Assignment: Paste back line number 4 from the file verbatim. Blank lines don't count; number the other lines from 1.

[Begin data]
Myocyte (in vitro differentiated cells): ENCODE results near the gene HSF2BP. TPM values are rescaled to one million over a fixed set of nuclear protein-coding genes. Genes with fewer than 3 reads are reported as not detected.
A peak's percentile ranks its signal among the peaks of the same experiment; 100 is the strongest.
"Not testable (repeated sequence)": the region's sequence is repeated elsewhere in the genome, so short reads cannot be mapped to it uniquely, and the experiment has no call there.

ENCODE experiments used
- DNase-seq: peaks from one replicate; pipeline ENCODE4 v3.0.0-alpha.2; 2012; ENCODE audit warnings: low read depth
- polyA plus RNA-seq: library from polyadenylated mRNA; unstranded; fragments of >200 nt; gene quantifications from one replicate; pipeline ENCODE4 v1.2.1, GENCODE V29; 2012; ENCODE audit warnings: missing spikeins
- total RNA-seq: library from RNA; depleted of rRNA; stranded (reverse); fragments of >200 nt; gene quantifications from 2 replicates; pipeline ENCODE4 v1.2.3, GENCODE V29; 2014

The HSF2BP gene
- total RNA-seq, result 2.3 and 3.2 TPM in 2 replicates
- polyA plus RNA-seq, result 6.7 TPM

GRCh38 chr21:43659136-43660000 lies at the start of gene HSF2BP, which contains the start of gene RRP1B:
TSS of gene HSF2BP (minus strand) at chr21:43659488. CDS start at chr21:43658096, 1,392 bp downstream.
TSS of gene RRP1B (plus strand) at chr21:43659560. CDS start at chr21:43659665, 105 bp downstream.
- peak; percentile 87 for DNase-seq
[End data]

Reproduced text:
ENCODE experiments used